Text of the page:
It was World War II. Homer Finley was 17, a new and very homesick Marine recruit in Florida, when he was offered a job and a transfer.
The Corps was creating its first war dog platoon, headquartered in Virginia. They needed human handlers.
Finley liked dogs, and figured Virginia was closer to his family home in New York state. He signed on.
The dogs were mostly household pets, donated by civilian families who wanted to help with the war effort. Finley and the other platoon members worked every day with the animals, feeding them, cleaning up after them, teaching them basics like “sit” and “stay” and then moving on to more complicated lessons.
"We trained them to ignore gunfire because when you're in combat it's always big and noisy — shooting and yelling. And they did their jobs beautifully,'' Finley recalled in a recent interview. He's now 94 and lives in Longmont.
The dogs were divided by task. Doberman pinschers were scout and attack dogs. Finley worked with shepherds who served as messenger dogs.
"We had three messengers. There was Thor, Jack and Caesar, and each dog had two handlers,'' he said.
The dogs were fitted with collars that could hold pieces of paper with messages. One handler stayed at the command post, while the other was with a field unit as the dog carried communications in between. The note might be a request from the field for ammunition, or instructions from commanders to their fighting Marines.
Before long, Finley's unit and the dogs found themselves as part of an invasion force at the island of Bougainville near Papua New Guinea in the South Pacific.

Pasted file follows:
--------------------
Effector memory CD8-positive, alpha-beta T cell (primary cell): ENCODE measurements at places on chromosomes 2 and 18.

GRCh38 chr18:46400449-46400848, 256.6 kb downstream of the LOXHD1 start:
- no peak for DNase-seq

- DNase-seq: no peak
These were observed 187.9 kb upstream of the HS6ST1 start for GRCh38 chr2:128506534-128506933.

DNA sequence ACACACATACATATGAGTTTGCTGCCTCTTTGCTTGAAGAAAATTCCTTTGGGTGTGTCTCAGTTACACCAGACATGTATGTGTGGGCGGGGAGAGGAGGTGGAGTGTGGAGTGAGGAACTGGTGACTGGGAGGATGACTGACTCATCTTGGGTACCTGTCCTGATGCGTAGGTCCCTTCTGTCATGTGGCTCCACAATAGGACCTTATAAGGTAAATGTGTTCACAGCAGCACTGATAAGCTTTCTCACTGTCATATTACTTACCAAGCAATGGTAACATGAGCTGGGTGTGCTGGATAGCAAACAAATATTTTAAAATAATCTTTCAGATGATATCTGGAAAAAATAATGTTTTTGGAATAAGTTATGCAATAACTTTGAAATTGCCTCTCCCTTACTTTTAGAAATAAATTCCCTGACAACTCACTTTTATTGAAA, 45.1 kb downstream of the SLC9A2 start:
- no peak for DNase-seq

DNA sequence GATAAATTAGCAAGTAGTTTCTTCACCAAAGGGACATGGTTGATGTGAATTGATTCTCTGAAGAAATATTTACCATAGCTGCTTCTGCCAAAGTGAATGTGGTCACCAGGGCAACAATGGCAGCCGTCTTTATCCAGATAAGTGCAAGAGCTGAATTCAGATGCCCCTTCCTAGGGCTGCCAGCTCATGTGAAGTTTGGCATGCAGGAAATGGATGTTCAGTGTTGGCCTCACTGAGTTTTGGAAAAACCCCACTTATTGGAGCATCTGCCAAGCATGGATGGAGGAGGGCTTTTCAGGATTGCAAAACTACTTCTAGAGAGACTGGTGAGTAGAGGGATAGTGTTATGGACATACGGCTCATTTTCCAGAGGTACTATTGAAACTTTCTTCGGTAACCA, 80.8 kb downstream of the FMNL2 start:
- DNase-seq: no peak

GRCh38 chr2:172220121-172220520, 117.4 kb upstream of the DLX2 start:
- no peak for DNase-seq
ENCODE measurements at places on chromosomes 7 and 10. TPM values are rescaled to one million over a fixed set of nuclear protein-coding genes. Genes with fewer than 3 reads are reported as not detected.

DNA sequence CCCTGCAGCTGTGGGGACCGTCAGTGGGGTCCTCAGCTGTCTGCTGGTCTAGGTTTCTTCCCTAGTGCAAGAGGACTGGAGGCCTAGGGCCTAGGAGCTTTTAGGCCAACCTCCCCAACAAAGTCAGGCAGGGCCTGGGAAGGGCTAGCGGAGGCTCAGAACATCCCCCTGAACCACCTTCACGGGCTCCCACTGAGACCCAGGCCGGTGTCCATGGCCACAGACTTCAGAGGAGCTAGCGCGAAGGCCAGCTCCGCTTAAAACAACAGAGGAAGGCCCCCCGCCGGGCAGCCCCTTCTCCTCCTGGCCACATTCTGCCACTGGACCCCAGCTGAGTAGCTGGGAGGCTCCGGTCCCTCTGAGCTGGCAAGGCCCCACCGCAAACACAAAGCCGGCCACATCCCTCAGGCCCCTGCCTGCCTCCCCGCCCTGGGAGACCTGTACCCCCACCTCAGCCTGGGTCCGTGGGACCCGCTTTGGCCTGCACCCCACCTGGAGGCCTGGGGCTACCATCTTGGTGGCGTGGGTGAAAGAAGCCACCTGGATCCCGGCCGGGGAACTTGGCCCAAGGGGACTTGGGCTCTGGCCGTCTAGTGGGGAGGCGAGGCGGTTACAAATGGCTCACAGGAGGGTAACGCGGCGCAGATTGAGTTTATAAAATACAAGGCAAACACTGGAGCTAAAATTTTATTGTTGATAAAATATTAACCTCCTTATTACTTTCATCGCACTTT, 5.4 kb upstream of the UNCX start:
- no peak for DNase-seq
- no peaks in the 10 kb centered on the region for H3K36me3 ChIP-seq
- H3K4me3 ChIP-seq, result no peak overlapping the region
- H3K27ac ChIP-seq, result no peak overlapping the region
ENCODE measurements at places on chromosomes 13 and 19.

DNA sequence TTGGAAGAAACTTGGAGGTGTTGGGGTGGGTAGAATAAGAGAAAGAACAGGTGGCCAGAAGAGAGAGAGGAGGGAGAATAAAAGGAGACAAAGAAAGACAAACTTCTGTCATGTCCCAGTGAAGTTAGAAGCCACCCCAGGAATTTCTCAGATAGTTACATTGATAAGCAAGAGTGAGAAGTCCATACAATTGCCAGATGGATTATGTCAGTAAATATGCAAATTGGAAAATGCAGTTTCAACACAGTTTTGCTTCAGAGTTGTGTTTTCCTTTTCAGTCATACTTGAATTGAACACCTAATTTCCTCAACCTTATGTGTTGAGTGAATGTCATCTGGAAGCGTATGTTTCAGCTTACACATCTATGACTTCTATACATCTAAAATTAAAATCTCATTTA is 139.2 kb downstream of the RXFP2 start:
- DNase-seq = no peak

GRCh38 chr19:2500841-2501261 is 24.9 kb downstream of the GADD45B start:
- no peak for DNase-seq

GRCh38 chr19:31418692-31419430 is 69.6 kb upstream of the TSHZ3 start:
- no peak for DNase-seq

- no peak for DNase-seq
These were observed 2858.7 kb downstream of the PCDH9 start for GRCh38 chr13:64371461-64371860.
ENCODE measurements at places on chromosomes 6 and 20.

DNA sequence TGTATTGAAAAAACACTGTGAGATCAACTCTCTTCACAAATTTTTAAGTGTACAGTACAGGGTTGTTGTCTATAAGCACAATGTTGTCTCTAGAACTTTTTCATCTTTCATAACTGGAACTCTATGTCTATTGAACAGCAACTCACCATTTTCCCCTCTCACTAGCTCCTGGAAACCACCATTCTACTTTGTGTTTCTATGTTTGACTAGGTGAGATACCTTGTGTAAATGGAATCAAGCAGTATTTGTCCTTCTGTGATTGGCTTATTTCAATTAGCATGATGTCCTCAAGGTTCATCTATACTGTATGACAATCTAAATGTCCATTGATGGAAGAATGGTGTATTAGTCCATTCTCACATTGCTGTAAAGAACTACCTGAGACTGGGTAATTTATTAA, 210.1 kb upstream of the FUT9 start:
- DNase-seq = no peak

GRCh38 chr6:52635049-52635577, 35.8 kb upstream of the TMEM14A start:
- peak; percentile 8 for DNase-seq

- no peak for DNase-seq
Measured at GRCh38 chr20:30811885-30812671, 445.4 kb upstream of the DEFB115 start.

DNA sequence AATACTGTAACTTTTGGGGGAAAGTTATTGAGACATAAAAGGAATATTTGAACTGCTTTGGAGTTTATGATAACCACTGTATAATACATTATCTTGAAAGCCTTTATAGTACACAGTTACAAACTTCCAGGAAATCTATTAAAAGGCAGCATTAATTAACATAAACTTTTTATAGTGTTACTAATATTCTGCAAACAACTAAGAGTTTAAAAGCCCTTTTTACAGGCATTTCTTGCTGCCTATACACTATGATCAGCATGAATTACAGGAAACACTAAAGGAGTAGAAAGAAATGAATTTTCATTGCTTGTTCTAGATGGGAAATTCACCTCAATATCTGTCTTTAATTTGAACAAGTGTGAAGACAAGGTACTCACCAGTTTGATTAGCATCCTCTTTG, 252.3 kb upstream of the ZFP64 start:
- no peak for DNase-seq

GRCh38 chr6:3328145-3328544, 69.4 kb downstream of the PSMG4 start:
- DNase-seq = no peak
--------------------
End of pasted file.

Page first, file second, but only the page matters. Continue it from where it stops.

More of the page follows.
"There's no doubt the dogs saved lives," he said.
Not only did they keep human messengers out of the line of fire, they alerted their handlers if the enemy was near.
“Especially at night in a foxhole, a dog’s a pretty nice companion, because if anybody starts stirring around they’re going to know it,’’ Finley said. “And when you go into combat, you’re sleeping with them and you’re living with them and you’re feeding them and you really fall in love with that dog.”
The handler-dog teams often shifted as Marines or their animals were injured.
”It was sad,” Finley said. ”I think Caesar was the first one to get wounded. He finished his message run even though he’d been shot. They brought him to an aid station on a stretcher and he revived and did more. In fact, I think he went beyond Bougainville.”
Finley eventually left the dog platoon and was assigned to another combat unit. He was injured on Guam and returned to the United States to finish out his service. The dogs came back to the states, too. They went to Camp Lejeune in North Carolina to be “retrained,’’ if possible, for return to the families who had donated them.
At the end of the war, Finley went to Lejeune, walked by the kennels and immediately recognized Jack, one of the dogs he’d been with at Bougainville.
“I told the guy that was showing me around ‘There’s a dog I had over in Bougainville,’ and he said ‘Well, he’s pretty vicious, so you better be careful,’” he said.
Finley was convinced Jack wouldn’t hurt him.
“This kind of tears me up when I think about it,” he said. “I did step into the gate, into the run where the dog was. He knew me right away, put his paws up on my shoulders, started licking my face. It was like a family reunion, you know?”